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The Traditions of the Hopi, by H.R. Voth, [1905], at


Halíksai! At Íshmovala the Coyote was living, and at Nûvátûk'aovi, a short distance east of Íshmovala, the Turkey lived. They both had children and were great friends, and often visited each other. One time when the Coyote came to the house of the Turkeys they fed him piñon nuts, which he relished very much. The little Turkeys were very nicely figured, and the Coyote enjoyed looking at them. He envied them for their beautiful feathers and was wondering how they were figured so nicely. As he looked at them he stroked their bodies with a forepaw. "Yes," the Turkey mother said, "I baked these, my children. I put them into an oven and baked them, then I ate their meat, but I did not break any bones, nor did I bite into any bones. Them I left entirely unhurt. Early in the morning I

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put them into a tray, waved them up and down, singing the following song over them:

Pipichacha, pipichacha (archaic).
Talahoya, hûwamu, itimu!
Wake up, please, my children!

Then I threw all the bones outside and there my children got alive again, and since then they are so beautifully figured." She was, of course, deceiving him. "Oh!" the Coyote said; "yes, these are very pretty, and I shall do the same."

In the evening he returned to his house and early the next morning he went after wood. Returning with the wood, he heated his oven. He made the oven very hot, then took one of his children and pitied it, but the little Turkeys had been so pretty and he had so envied them for their pretty figuring, that he threw the little Coyote into the oven. Hereupon another one, and another one, as he had a great many children. He threw them into the oven until the oven was full. He placed a stone over the opening and plastered up the oven. While they were being baked in the oven he ground some corn to make some hurúshiki. So in the evening he took them out of the oven and found them thoroughly baked. He took out one after another and then commenced to eat. They tasted very fine. He ate all the meat, but the bones he did not hurt. He did not break any, nor did he crush any with his teeth. Gathering the bones into a basket he went to sleep.

During the night the Turkey mother said to her children: "We had better flee away from here on account of your uncle, the Coyote, because he will be very angry and will certainly come and devour us." Hereupon she sent her children away to the San Francisco Mountains (near Flagstaff). She took the pelts, blankets, etc., in which they had been sleeping, and rolling some of the smaller ones up, placed them on the floor and covered them up so as to make them appear as if they were still sleeping, under the covering. Hereupon she followed her children.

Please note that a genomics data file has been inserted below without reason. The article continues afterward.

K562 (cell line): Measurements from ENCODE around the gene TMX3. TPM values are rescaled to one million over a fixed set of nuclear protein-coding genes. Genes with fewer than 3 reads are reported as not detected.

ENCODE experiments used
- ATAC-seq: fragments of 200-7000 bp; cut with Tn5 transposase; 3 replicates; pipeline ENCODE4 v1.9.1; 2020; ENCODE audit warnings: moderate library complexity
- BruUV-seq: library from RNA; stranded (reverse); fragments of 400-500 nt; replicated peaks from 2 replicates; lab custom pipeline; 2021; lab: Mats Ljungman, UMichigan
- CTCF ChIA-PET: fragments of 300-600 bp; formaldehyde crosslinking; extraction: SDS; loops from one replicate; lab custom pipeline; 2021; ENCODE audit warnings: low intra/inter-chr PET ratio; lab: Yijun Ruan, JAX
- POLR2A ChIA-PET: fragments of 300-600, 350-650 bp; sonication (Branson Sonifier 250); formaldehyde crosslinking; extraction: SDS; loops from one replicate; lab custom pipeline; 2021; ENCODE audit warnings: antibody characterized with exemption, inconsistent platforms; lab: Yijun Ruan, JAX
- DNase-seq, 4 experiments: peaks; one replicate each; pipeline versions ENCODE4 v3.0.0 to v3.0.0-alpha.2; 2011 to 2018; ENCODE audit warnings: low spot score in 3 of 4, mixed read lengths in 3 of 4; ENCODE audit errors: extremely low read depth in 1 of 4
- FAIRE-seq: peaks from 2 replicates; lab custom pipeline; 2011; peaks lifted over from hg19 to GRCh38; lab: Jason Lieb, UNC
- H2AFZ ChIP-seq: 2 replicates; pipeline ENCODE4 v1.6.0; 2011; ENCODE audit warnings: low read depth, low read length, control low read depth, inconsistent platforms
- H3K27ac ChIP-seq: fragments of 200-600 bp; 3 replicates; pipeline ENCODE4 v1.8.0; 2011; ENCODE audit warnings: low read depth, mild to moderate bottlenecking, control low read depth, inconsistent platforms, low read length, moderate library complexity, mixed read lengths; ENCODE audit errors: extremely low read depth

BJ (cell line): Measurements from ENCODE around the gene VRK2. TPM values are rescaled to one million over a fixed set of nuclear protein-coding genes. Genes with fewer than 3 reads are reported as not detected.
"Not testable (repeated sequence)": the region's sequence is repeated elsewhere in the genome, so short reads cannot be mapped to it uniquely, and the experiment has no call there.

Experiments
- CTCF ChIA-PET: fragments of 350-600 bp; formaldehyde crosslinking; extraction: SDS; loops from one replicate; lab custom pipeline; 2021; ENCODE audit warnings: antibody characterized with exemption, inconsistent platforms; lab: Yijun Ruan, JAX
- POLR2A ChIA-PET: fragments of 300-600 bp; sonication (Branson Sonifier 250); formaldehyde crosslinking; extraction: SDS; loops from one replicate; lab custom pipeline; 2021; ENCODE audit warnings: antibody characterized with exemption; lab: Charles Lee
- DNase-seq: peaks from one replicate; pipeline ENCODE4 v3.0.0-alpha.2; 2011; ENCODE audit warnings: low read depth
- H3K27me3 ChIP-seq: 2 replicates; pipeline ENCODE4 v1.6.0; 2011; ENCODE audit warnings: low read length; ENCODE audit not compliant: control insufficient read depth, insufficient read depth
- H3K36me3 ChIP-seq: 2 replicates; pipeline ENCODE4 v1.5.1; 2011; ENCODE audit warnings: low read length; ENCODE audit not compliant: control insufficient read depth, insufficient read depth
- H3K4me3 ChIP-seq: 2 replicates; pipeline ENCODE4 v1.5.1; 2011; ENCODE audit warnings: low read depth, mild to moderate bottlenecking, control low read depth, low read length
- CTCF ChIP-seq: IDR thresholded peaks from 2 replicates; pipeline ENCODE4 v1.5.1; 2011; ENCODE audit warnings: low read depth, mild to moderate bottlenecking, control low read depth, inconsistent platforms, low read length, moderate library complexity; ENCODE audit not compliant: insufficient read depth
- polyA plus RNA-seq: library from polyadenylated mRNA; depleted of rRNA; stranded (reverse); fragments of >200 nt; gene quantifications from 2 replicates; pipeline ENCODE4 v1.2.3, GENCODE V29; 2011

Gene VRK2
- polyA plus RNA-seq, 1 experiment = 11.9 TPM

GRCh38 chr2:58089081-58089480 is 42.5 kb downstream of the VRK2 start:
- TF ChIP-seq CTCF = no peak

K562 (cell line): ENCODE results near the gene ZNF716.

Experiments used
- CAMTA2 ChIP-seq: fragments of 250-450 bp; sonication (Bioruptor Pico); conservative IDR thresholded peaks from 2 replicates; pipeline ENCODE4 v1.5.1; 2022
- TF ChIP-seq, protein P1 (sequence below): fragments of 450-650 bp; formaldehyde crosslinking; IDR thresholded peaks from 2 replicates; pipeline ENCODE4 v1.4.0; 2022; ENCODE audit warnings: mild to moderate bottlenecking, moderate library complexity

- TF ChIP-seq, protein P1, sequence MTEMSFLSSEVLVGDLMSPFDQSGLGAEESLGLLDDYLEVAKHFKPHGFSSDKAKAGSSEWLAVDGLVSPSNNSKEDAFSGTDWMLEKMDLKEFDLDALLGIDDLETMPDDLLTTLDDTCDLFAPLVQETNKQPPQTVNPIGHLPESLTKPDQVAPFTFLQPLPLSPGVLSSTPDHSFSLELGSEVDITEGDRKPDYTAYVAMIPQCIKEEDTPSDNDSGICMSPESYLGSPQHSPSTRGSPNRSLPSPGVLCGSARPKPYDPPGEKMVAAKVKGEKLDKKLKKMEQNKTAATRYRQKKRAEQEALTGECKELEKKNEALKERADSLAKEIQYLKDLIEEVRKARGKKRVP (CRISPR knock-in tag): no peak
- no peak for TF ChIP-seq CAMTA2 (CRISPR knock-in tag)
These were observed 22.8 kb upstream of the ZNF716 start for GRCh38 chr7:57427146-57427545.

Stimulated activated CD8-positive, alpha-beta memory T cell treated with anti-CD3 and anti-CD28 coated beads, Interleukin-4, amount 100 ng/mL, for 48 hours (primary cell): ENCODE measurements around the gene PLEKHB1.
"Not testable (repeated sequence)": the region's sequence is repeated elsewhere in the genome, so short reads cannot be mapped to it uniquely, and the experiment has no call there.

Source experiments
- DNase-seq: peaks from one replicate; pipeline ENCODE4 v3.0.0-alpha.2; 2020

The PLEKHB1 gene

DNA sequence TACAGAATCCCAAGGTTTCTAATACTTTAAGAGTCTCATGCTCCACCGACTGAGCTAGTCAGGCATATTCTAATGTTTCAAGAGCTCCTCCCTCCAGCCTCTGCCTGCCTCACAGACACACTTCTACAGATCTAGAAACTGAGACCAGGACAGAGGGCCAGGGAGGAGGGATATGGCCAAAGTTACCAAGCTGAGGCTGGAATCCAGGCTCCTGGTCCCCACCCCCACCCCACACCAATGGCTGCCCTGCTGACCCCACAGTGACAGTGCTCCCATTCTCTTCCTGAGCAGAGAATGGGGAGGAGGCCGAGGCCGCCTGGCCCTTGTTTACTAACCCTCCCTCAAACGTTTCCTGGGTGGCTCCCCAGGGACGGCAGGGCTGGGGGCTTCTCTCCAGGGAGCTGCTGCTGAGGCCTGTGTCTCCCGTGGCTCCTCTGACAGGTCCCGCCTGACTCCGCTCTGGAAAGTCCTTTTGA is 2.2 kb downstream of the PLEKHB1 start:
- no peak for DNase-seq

The Coyote in the meanwhile got up once and looked whether the sun was not yet rising, but it was still dark. After a while he looked again and then the sun came out. He at once took the tray (tûchaíya) containing the bones of his children, went out with it, waved it up and down the way the Turkey Woman had shown him, and sang the song which she had told him she had sung over the bones of her children. Hereupon he also threw the bones away. But alas! nothing became alive, and only the bones were lying there. When he saw what had

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happened he cried bitterly and became very angry. "I shall go over to the house of the Turkey," he said, "and shall certainly devour the little Turkeys too." Hereupon he went over to his friend's house, running very fast. When he came to the house he at once entered and thought they were all sleeping nicely. He jumped upon their beds and grabbed what he believed to be the young Turkeys, but found that nobody was there. They had deceived him. "Ah," he said, "they have run away, but I shall certainly overtake them." So he rushed out, hunted up the tracks of the Turkeys and followed them running very fast. While the Coyote was following their tracks, the Turkeys had arrived at the Little Colorado River, but when they had crossed it the little Turkeys were very tired. "I shall leave you here," their mother said, "and run ahead of you." But one of the little ones was crying very bitterly. The Turkey mother ran ahead to the San Francisco mountains and informed the Turkeys living there about what had happened. "You that are strong come quickly and help us; the Coyote is following us and he will kill my children. You go quickly and get them." So two of the Turkey men that were very strong came out and ran towards the place where the Turkey mother had left her children. The latter, however, remained because she was very tired.

The Coyote in the meanwhile found the little Turkeys and chasing them, said: "Aha, I shall devour you" (Alí kurzh nu úmui cówani). The little Turkeys were running around and crying very bitterly. just as the Coyote was about to take one of the little Turkeys the two Turkey men came upon him, grabbed the little ones, of which there were two, took them on their backs and ran away with them. "Why do you take them away?" the Coyote cried. "I am hungry and I want to eat them. That is the reason why I followed them." But they did not listen, and as they were strong and the Coyote was very tired, he had to return to his home hungry. But before he got home he died.


199:1 Referring to the exposed roots of trees, herbs, etc., standing up above the ground.

199:2 Told by Kwáyeshva (Oraíbi).

Next: 72. The Chíro and the Coyote